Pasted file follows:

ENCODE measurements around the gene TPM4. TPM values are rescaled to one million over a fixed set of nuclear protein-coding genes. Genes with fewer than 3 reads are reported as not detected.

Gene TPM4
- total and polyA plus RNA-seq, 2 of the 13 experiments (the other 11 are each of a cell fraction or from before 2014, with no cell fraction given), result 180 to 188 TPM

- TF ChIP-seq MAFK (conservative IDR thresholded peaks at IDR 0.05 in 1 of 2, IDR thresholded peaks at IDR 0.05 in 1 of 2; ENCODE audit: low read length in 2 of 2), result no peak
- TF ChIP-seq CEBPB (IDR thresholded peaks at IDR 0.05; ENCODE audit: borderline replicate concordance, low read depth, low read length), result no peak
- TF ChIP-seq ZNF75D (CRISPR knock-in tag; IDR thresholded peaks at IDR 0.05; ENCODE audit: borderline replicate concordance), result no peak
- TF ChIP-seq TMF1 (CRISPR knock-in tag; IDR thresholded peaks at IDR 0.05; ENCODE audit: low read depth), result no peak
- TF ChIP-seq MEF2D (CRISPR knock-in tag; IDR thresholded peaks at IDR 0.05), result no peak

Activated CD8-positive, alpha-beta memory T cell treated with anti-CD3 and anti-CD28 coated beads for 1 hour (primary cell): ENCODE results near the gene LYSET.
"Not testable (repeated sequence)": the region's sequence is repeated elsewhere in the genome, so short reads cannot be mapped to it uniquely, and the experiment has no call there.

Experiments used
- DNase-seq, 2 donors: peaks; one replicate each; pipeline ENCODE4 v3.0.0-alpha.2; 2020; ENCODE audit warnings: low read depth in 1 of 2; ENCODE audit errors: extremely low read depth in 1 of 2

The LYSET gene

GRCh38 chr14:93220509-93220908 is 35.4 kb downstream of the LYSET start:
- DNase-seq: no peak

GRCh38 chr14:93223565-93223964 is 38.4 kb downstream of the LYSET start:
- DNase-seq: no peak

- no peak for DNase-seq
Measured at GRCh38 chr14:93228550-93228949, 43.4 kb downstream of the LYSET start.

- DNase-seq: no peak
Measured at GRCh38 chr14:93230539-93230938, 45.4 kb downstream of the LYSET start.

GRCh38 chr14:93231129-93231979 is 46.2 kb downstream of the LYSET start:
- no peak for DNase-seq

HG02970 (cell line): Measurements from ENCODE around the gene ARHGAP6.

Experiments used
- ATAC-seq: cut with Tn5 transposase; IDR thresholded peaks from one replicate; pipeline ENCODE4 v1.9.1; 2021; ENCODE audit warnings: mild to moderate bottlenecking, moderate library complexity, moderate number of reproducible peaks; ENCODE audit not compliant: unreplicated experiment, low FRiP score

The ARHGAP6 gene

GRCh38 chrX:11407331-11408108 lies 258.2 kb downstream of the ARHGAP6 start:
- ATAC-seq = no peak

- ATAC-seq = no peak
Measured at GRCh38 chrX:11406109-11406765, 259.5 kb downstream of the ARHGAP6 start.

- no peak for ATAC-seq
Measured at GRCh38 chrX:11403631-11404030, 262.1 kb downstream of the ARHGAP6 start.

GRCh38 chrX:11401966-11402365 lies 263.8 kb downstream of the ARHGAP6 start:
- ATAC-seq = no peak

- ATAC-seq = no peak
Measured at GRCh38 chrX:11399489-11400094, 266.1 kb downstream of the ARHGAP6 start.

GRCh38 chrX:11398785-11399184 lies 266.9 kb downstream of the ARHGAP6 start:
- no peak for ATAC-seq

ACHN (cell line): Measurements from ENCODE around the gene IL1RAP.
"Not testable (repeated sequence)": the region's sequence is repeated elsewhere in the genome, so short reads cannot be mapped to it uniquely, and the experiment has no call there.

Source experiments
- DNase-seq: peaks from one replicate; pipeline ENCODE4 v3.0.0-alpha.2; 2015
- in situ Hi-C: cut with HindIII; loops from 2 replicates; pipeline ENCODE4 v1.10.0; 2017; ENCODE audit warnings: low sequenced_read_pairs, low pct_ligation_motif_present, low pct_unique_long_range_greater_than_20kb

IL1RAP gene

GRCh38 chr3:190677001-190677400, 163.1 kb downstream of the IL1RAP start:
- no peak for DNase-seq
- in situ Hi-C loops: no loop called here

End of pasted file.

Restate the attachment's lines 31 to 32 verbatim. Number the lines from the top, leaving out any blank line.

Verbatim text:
Measured at GRCh38 chrX:11406109-11406765, 259.5 kb downstream of the ARHGAP6 start.

- no peak for ATAC-seq